BF: I haven’t really thought about that, but I often wonder how players would stack up. You constantly hear about the greats of the game, like the DiMaggios and the Ruths and the Gehrigs, and the comparisons they make to present-day athletes. They say that “Josh Gibson could hit a ball a freaking country mile,” and all these other things, and there is that red seat out in right field here [at Fenway Park] —who is supposed to have hit the ball out there? Was it Ted Williams?
DL: Yes, it was Williams.
BF: Ted Williams hit a ball out there and you look at that and think, “Come on, that‘s got to be a little bit of a fish tale,” because that’s just an astronomical shot. Then, let’s say, you take one of the biggest power hitters in the game, even [David] Ortiz or [Adam] Dunn, and you think, “Can you hit a ball that far?” Probably not, but Ted Williams hit one there. The technology has gotten better, and the players now are bigger and stronger and faster, that‘s for sure. The training has become a science now, and careers are longer. The game has changed in that sense, but I’ve always thought it would be cool to see a battle of two eras, although it’s something that we’ll never get to see. There are the numbers guys who try to crunch it, and do these simulations, but we’ll never know.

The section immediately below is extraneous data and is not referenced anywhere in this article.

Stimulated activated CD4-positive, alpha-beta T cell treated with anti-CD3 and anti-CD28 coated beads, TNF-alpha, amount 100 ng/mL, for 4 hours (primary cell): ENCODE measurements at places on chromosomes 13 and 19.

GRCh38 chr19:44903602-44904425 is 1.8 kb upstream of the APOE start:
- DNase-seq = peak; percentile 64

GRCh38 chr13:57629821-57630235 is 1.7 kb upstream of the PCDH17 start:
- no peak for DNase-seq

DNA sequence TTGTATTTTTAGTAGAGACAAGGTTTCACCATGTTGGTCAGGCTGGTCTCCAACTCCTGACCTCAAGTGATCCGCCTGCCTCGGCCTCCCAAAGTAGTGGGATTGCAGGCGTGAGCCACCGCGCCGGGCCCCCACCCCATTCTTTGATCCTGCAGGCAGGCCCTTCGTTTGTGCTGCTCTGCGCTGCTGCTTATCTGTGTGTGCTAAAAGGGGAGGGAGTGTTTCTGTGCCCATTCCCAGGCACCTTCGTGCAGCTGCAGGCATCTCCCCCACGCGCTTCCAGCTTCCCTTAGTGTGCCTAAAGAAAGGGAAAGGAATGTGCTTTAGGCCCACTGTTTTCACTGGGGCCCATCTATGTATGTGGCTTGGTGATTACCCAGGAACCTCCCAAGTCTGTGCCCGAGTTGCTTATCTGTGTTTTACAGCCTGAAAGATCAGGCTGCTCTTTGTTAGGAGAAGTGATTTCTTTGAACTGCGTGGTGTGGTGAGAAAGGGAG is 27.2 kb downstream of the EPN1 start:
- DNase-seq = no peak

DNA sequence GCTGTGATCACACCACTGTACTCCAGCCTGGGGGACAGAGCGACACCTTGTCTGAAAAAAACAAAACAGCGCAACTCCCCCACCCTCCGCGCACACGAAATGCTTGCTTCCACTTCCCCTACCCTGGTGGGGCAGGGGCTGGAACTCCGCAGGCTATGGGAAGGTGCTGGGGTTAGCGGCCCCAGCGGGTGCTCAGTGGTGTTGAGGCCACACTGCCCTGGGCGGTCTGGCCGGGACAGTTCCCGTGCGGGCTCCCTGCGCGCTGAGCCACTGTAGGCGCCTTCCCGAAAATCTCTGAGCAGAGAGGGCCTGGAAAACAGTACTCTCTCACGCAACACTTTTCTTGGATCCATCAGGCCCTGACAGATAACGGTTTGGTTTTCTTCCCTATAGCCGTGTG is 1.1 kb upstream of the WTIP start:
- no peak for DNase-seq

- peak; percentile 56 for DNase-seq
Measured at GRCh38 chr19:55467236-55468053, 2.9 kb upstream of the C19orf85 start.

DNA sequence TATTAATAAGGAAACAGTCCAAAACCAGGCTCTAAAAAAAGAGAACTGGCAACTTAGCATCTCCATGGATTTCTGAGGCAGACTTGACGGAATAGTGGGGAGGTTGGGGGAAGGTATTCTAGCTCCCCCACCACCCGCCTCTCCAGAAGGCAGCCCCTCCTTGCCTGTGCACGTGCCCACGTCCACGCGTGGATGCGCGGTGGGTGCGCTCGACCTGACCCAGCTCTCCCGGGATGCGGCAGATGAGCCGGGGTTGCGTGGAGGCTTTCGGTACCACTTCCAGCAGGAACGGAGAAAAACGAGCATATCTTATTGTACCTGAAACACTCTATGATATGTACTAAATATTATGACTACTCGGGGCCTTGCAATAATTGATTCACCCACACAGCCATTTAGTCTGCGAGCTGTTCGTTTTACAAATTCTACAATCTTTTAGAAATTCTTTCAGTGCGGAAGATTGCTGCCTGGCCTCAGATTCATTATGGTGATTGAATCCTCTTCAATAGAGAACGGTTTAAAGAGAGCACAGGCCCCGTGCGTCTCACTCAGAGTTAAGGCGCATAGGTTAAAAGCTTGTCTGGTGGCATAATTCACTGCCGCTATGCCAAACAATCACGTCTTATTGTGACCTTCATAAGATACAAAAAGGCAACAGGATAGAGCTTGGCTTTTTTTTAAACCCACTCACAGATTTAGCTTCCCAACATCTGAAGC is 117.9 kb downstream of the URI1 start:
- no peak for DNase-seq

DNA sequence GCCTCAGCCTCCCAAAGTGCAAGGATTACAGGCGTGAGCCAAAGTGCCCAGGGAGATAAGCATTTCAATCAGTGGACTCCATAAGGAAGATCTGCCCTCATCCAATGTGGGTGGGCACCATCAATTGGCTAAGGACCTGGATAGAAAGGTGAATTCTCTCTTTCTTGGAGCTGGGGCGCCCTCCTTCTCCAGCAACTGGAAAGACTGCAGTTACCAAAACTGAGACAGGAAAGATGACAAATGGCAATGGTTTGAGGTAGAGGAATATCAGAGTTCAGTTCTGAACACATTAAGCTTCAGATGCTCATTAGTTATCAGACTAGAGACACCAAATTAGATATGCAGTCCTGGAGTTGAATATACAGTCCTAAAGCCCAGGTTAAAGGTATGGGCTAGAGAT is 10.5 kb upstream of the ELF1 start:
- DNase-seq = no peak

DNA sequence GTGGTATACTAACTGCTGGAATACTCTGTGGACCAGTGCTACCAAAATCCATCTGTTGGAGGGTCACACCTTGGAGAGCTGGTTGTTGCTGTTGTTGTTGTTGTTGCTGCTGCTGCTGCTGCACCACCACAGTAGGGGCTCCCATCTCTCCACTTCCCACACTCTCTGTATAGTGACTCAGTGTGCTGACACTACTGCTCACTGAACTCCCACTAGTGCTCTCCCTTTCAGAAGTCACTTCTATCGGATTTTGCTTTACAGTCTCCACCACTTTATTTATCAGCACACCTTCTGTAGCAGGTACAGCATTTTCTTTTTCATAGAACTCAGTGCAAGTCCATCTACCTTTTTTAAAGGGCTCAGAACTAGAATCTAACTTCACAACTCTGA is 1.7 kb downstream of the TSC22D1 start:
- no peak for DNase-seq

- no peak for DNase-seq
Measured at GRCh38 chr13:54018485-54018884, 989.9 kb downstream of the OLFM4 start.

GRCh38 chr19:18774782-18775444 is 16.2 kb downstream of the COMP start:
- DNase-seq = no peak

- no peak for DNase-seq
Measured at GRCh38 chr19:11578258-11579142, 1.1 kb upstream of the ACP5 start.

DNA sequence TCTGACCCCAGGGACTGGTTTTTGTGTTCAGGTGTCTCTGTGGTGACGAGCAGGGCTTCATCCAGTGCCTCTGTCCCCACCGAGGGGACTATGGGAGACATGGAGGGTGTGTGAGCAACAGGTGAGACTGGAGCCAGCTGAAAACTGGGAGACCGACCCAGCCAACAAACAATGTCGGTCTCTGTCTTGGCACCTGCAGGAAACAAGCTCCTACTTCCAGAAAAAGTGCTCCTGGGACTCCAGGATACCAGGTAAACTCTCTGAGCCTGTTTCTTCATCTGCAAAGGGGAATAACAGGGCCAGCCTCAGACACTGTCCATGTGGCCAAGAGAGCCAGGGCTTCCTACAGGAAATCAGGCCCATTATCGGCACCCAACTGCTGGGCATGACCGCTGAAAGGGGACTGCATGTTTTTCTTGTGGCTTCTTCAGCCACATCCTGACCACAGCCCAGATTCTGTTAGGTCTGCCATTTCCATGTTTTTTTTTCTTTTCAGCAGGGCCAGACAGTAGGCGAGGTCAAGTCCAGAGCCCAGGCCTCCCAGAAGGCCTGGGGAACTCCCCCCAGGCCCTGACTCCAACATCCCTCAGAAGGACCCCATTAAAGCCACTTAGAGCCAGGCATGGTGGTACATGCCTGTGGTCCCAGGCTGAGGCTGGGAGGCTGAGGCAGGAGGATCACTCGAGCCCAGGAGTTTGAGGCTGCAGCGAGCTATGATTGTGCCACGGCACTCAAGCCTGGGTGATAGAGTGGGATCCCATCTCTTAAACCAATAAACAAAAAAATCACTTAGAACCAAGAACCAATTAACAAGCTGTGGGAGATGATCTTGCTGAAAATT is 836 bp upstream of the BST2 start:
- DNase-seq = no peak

DL: Had you faced Ted Williams, it would have been one Mexican-American going up against another.
BF: Yeah, I’ve heard that he was. But you never know. The game has changed. The fundamentals of the game are the same, but it has changed a lot, too. It’s a production now, between the stands and the fans, and trying to keep things interactive. It just seems like a lot has changed.
DL: Ernie Harwell passed away recently. What do great broadcasters mean to the game?
BF: They’re huge. The first time I got to hear Vin Scully….I’m a California guy, but we didn’t really get those games where I was; up north we mostly got Bay Area games. But you hear those guys telling stories about things that they’ve seen — their memories are so sharp, regardless of how old they are. It’s like, “Maris and Mantle were talking during BP one day,” and they start going over these conversations like walking dinosaurs, you know. They just have so much knowledge, and that’s a huge part of learning the history of the game, through your elders. They touch a lot of lives. [Harwell] was 90 years old and they say that he did something like 40 or 50 years of baseball in Detroit, so the things he saw were amazing. So announcers are certainly a huge part of the game, especially the famous ones, but do you know what? There’s always a new history being written in this game.